Moving on, Kim's development-friendly donors include the Austin Apartment Association PAC and architecture/engineering firm Carter & Burgess PAC, and developer/philanthropist Tom Meredith. Recently retired Public Works Director Sondra Creighton also showed up on Kim's donor list, along with Texas Disposal Systems head Bob Gregory (the local alternative to rival waste giant Waste Management Inc.). Kim has also picked up support from the progressive 'roots crowd (Robin Rather, Brigid Shea) that backed her opponent, Margot Clarke, three years ago. All told, Kim has raised $141,000 since the start of the election cycle, while Shade has picked up $158,000 in roughly the same time period. The two candidates' spending totals are somewhat similar, with Kim dropping $55,640 to Shade's $60,306 since Jan. 1. As things stand now, Shade has the most money left in the campaign till – $103,125, according to her filings, compared to Kim's $74,088. A third candidate in the Place 3 race, Ken Weiss, reported contributions of $290 between January and March. – Amy Smith
In the crowded Place 4 race, Laura Morrison has collected the most endorsements, but Cid Galindo is hauling in the most cash. In the latest campaign-finance reports, Galindo took in $82,750. Highlights include $300 contributions from the firefighters and police PACs, which endorsed Galindo early, plus contributions from several Downtown and development types, including boosters Andrew Clements and Charles Heimsath, and Real Estate Council of Austin members Tim Hendricks and Terry Mitchell. Law firm Brown McCarroll contributed $300 from its own PAC plus $300 from the firm, while Galindo patriarch Ramiro Galindo chipped in $600 with his wife. It's a far cry from his Jan. 15 reports, which only tallied $7,350 in contributions. He's spent more than $56,340, with $26,620 of that going to Fero Hewitt Global, firm of consultant and unmasked Internet troll Kelly Fero; the bulk went to ad buys, now omnipresent on News 8 Austin. Fero told political newsletter In Fact Daily, "We agreed to part so that he wouldn't have to answer for any fallout from the [Terry Keel/AustinPolitical Report.com] controversy." Galindo goes forward with $26,406 in the bank.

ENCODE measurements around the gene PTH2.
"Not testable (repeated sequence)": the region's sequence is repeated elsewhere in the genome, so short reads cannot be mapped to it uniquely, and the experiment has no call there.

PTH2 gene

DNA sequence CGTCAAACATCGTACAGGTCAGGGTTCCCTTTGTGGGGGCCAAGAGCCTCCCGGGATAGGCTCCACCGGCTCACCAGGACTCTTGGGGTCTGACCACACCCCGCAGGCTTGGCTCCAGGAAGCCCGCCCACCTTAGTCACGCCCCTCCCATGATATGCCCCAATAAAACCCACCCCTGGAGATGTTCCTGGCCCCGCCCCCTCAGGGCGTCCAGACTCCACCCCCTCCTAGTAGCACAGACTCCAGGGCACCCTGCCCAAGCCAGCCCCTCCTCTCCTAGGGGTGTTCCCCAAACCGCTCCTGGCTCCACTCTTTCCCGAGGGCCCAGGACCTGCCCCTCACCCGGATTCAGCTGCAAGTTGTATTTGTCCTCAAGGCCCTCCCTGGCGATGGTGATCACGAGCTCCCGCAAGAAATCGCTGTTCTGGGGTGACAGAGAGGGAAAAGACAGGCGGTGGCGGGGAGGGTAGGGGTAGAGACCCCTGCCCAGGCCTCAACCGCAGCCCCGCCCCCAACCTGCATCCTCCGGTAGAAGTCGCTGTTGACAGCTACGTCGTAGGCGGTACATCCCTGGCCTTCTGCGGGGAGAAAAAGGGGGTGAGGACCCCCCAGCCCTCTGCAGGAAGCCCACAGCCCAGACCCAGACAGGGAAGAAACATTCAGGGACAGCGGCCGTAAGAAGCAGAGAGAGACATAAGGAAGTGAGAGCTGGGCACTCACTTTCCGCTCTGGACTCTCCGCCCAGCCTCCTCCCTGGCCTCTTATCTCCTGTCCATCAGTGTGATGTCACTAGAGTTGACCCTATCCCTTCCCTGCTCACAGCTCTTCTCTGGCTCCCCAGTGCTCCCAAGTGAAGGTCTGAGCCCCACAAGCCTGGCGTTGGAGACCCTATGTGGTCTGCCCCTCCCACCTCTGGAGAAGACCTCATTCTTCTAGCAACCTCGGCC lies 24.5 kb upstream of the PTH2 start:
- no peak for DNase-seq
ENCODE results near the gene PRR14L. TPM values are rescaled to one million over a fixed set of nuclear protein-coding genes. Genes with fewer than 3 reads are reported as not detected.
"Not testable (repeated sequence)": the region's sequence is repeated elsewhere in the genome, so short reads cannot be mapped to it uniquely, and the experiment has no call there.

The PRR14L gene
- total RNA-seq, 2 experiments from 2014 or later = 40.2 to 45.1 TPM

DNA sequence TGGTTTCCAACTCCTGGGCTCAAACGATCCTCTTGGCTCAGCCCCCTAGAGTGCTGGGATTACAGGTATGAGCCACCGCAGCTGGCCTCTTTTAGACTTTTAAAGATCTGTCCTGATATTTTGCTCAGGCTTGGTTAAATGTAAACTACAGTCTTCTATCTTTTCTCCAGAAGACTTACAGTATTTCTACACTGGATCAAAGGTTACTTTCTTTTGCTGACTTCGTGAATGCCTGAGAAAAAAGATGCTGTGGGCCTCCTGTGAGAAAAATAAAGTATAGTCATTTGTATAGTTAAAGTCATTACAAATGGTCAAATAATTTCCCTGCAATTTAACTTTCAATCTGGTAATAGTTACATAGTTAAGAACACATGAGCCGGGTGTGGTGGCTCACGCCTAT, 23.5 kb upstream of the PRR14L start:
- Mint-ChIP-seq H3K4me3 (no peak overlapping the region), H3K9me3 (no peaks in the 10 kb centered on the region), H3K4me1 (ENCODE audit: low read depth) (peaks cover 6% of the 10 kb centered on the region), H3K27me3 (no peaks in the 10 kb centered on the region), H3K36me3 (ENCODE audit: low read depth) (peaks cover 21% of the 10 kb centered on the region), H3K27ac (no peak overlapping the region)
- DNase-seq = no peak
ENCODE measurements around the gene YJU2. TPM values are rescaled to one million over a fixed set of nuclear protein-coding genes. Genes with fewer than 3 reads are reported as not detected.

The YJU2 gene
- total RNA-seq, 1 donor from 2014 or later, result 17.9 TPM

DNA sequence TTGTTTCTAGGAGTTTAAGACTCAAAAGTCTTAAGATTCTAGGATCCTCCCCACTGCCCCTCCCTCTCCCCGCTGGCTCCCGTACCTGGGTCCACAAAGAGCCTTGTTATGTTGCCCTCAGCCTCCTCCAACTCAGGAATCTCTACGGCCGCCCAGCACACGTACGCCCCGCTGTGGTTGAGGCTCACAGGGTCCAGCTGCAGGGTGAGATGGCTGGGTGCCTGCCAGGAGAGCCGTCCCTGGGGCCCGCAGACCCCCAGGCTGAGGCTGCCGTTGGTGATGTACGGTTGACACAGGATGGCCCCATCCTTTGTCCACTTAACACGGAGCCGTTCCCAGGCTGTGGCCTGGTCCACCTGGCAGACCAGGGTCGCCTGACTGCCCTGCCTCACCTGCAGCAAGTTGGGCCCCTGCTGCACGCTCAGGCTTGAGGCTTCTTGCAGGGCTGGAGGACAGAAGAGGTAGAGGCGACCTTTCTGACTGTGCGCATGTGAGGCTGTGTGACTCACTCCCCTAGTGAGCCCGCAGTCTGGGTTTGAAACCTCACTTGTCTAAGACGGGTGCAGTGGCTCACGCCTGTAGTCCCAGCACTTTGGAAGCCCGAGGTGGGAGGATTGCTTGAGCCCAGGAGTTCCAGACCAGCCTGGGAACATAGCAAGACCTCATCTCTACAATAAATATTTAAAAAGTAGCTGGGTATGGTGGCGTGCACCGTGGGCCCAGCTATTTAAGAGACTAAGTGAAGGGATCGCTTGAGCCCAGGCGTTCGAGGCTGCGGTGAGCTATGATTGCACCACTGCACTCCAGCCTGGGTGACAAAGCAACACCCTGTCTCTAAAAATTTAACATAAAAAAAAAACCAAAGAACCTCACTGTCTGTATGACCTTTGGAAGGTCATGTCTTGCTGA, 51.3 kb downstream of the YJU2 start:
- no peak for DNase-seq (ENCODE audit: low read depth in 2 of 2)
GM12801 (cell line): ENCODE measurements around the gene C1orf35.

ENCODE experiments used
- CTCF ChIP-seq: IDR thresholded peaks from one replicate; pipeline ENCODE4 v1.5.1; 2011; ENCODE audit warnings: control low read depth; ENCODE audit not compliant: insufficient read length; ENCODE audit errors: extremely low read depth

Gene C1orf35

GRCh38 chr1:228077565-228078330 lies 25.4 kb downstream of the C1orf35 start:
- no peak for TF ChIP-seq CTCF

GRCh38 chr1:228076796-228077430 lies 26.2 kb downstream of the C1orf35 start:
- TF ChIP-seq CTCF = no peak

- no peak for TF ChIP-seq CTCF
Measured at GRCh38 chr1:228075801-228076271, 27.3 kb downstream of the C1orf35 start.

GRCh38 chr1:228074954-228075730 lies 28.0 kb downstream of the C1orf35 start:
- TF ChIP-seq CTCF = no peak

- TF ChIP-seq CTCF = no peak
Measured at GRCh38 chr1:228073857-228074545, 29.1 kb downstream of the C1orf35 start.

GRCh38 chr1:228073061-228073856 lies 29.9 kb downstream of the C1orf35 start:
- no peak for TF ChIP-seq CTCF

Morrison brought in more than $40,000, roughly the size of her first fundraising pass, and has bolstered that with an additional $40,000 loan to herself. Her contributors list reads like a who's who of Austin libs: Save Our Springs' Colin Clark, former council candidate Margot Clarke, County Commissioner Sarah Eckhardt, developer Perry Lorenz, former Council Member Brigid Shea, American Civil Liberties Union gadfly Debbie Russell, and Liveable City's Susan Moffat and Robin Rather.
Robin Cravey places third, raising more than $24,000 this reporting period. However, he's spent more than $22,000 – more than $5,000 going to his daughter and campaign manager, Emma Cravey – leaving just over $1,500 cash on hand. He's also loaned himself just under $2,000. Perennial candidate Jennifer Gale reaped $48 in nonitemized contributions and a $500 loan; real estate locator Ken Vasseau garnered $10 while spending almost $1,100 on signs out of a $2,500 loan to himself. As of press time, Sam Osemene deigned not to file a report. – Wells Dunbar